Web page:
Rufford Old Hall
Grid Ref: - SD462161
Timber framed Rufford Old Hall at Rufford near Ormskirk dates back to the sixteenth century and is one of Lancashire's finest Tudor buildings.
The characterful Great Hall, previously used as a banqueting hall for the Hesketh family, was built around 1530 for Sir Robert Hesketh and is the only part of the original buildings to survive to the present day.
The influential Hesketh family were lords of the manor of Rufford from the thirteenth century, they originated from the nearby village of Hesketh, only a few miles from Rufford. The Hesketh's obtained Rufford through the marriage of Sir Thomas Hesketh, of Holmeswood to Maud Fitton in 1275. There followed a series of descendants who married over the generations into wealthy families through which they increased their estates. The hall remained in the ownership of the Hesketh family until 1936 when it was given to the National Trust by Thomas Fermor-Hesketh, 1st Baron Hesketh.
The Great Hall, which once formed the south wing, still appears today very much as it did in Tudor times, measuring 46.5 feet (14.2 m) long and 22 feet (6.7 m) wide, the hall has a stone flagged floor and an elaborate hammerbeam roof, the five hammerbeams each have a carved wooden angel at both ends. A free-standing, carved wooden screen made of bog oak stands at the at the north end of the room, it probably dates from between 1530 and 1540.
A Jacobean style rustic brick wing was added in 1661. In the 1820's a third wing was built, formed out of the medieval domestic offices, and a castellated tower was added to join the great hall to the Charles II wing.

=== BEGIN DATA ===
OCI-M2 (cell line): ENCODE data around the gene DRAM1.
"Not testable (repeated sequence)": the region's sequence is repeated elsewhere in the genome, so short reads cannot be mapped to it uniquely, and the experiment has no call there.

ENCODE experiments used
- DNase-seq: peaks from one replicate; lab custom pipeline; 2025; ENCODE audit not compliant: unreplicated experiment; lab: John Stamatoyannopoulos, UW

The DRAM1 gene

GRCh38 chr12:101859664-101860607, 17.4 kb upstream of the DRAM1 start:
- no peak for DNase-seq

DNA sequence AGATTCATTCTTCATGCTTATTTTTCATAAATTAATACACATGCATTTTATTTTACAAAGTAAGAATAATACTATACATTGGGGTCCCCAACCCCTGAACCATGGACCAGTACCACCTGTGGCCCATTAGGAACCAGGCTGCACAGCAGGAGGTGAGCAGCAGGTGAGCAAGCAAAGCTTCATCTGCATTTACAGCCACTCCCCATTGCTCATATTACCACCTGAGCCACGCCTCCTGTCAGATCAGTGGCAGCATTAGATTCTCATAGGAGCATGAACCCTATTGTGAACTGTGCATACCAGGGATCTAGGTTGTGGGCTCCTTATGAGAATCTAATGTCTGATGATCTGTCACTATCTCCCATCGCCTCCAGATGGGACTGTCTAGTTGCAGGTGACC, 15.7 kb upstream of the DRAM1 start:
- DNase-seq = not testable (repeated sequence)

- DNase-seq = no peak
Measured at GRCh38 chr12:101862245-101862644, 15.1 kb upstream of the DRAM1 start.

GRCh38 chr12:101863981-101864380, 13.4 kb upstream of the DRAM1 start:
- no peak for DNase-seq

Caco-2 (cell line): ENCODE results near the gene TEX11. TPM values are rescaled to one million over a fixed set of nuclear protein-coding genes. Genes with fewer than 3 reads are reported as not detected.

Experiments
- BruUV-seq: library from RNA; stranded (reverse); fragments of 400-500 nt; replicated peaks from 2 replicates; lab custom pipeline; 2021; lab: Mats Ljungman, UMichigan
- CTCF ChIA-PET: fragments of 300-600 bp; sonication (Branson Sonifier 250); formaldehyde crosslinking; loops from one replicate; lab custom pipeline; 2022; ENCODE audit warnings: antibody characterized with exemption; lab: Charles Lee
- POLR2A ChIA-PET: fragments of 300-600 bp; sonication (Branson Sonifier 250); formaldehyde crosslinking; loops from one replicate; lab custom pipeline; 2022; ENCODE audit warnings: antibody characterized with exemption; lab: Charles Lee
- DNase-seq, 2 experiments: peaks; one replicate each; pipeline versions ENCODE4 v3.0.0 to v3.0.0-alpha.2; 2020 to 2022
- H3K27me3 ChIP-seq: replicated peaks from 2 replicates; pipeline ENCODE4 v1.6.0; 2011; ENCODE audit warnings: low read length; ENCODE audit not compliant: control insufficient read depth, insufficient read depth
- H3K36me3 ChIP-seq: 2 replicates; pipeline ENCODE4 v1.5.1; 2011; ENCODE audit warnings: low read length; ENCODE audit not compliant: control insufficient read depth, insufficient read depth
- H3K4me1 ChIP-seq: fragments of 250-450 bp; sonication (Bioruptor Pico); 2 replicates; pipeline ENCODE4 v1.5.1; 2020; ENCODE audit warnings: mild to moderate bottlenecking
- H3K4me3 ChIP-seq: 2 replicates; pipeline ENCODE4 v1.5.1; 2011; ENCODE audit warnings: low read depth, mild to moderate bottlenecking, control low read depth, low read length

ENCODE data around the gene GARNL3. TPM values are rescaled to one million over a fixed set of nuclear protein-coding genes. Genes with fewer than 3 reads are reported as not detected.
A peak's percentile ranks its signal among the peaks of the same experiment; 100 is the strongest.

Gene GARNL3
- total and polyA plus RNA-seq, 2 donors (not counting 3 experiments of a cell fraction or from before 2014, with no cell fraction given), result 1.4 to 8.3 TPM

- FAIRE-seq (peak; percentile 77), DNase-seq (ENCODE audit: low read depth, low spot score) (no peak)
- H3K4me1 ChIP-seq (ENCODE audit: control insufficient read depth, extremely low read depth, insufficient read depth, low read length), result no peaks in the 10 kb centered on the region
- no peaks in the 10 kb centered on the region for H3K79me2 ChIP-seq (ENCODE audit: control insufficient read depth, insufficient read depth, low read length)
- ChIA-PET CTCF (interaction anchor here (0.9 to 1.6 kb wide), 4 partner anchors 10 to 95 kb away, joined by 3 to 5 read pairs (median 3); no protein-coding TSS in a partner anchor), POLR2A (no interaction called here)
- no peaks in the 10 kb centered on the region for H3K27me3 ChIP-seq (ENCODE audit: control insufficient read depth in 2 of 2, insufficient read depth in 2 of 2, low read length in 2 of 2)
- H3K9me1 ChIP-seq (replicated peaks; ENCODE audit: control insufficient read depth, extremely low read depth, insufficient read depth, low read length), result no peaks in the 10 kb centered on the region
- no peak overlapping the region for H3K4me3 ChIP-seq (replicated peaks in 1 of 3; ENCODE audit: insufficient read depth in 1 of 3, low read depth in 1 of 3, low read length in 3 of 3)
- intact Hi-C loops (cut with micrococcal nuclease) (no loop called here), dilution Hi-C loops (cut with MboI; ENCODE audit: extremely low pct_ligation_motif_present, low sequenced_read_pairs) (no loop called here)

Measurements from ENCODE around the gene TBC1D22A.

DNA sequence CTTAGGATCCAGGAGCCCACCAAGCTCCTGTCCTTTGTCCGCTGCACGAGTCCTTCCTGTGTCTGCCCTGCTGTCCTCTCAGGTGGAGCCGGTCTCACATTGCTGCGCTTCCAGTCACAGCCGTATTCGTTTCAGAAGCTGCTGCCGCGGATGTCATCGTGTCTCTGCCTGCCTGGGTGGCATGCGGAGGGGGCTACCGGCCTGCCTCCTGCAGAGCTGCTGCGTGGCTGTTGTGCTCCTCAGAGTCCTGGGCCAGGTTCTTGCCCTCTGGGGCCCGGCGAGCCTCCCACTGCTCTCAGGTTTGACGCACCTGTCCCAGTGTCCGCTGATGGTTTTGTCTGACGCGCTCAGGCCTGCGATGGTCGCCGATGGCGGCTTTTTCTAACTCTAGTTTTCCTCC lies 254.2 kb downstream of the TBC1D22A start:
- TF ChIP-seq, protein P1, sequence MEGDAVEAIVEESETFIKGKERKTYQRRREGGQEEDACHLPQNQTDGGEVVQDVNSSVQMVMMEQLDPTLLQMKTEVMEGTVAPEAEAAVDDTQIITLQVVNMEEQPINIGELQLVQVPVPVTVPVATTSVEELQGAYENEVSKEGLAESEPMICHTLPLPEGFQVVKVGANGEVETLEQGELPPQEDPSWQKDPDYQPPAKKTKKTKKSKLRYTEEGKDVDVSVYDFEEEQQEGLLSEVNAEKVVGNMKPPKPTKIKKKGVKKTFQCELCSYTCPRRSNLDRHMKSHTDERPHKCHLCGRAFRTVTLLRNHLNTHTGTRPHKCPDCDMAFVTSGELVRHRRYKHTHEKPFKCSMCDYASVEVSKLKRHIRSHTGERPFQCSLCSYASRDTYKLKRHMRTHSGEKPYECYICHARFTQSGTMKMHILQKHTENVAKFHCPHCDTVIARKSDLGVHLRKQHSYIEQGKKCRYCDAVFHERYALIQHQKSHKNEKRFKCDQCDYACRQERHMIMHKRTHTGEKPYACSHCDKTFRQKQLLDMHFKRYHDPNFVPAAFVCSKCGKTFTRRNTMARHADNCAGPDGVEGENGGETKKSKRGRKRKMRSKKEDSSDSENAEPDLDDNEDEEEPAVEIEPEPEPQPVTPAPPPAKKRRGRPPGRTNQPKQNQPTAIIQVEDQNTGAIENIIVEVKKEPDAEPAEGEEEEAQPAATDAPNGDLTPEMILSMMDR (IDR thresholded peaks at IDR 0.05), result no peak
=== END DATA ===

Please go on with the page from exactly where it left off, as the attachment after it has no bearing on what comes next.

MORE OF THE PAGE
In 1949 a secret chamber was discovered above the Great Hall, which would have been used as a priest hole in the sixteenth century. On the staircase is a Godfrey Kneller painting of Thomas Hesketh, who rebuilt the east wing in the 1720s, with his wife Martha and son. Rufford Old Hall also boasts a superb collection of arms and armour and seventeenth century oak furniture, costume and tapestries.The hall is reputed to be haunted by a grey lady and a man in Elizabethan clothing.
A new neo-classical mansion, known as Rufford New Hall, was built about half a mile from the existing hall, by Thomas Hesketh, 1st Baron Hesketh, in the middle of the eighteenth century. In 1867 the family decided to use Easton Neston in Northamptonshire as their main residence, and have lived there ever since.
It is rumoured that a young William Shakespeare performed at Rufford Old Hall in about 1580, for the then owner Sir Thomas Hesketh, who set up a company of actors, of which Shakespeare was part . He is known to have been absent from Stratford-on-Avon at this time, after he took part in the theft of deer neighbouring parks.
There are 5 acres of Victorian and Edwardian gardens, containing topiary, azaleas, rhododendrons and sculpture to the rear and side of the hall, while the area at the front of the building is wooded. The Rufford Branch of the Leeds Liverpool Canal, completed in 1781, passes very close to the site on the east side.